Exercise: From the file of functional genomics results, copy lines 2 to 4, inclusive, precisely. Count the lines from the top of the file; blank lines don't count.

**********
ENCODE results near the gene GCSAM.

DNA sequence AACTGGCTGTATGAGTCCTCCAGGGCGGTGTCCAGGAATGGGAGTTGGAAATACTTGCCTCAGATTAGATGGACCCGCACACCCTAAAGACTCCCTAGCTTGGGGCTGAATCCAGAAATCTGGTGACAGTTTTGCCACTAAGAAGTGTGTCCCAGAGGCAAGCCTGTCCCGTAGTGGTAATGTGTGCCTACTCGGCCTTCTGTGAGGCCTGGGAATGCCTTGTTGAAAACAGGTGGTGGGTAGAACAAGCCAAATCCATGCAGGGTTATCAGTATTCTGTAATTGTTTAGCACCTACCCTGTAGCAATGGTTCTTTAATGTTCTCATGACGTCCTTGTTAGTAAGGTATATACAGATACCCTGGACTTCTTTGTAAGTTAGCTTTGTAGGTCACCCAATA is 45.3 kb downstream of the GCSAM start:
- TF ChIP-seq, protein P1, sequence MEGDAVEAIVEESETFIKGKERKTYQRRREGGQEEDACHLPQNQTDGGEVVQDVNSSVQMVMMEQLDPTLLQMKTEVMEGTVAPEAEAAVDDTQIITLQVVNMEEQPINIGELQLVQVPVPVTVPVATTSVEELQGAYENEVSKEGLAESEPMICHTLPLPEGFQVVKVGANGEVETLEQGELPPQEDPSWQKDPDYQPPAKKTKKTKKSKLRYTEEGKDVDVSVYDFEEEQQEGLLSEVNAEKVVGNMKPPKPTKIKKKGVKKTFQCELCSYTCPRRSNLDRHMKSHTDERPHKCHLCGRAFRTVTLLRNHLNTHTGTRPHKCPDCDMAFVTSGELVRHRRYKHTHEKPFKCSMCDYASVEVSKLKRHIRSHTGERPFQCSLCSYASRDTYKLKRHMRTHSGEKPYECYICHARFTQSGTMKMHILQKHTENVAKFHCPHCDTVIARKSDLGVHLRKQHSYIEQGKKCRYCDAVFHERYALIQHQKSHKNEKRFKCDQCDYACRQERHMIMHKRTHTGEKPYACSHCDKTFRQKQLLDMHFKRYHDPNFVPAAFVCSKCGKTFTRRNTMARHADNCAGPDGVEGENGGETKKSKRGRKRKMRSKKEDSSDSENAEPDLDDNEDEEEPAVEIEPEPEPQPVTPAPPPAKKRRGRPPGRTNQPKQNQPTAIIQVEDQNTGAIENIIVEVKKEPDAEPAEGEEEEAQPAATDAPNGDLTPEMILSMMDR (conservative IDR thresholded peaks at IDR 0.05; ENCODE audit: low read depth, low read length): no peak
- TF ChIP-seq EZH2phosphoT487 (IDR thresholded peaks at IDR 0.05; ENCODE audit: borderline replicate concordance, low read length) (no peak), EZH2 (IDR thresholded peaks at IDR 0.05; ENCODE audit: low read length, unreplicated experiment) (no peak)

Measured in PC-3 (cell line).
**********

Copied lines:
DNA sequence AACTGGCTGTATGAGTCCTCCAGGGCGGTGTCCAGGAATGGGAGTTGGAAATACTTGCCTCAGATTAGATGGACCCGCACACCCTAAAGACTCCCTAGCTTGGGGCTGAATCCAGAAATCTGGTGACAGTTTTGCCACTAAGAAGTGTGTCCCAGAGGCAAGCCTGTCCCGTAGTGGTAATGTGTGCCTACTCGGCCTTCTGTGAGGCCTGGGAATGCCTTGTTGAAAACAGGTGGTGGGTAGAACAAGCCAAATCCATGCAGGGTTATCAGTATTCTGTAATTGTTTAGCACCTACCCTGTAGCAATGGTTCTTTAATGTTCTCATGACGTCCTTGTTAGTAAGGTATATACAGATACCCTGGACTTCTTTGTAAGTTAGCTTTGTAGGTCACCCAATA is 45.3 kb downstream of the GCSAM start:
- TF ChIP-seq, protein P1, sequence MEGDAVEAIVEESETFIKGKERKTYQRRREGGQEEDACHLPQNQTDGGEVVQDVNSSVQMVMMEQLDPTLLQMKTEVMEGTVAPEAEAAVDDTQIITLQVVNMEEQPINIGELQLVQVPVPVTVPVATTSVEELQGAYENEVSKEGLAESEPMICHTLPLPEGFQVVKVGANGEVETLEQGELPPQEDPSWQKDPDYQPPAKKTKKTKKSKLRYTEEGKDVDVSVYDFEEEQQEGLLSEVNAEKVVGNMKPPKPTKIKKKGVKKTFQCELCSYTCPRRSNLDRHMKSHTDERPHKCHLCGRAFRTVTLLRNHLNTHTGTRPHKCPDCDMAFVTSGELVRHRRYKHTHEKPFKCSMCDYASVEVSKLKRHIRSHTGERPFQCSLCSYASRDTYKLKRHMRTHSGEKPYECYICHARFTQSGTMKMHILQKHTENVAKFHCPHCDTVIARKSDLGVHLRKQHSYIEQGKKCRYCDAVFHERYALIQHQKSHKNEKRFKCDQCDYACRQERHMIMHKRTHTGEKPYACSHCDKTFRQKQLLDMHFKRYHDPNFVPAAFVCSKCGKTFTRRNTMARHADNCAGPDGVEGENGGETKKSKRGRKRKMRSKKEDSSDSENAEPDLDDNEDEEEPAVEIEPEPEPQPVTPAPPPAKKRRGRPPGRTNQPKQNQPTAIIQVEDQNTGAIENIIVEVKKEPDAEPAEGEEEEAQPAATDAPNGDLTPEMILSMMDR (conservative IDR thresholded peaks at IDR 0.05; ENCODE audit: low read depth, low read length): no peak
- TF ChIP-seq EZH2phosphoT487 (IDR thresholded peaks at IDR 0.05; ENCODE audit: borderline replicate concordance, low read length) (no peak), EZH2 (IDR thresholded peaks at IDR 0.05; ENCODE audit: low read length, unreplicated experiment) (no peak)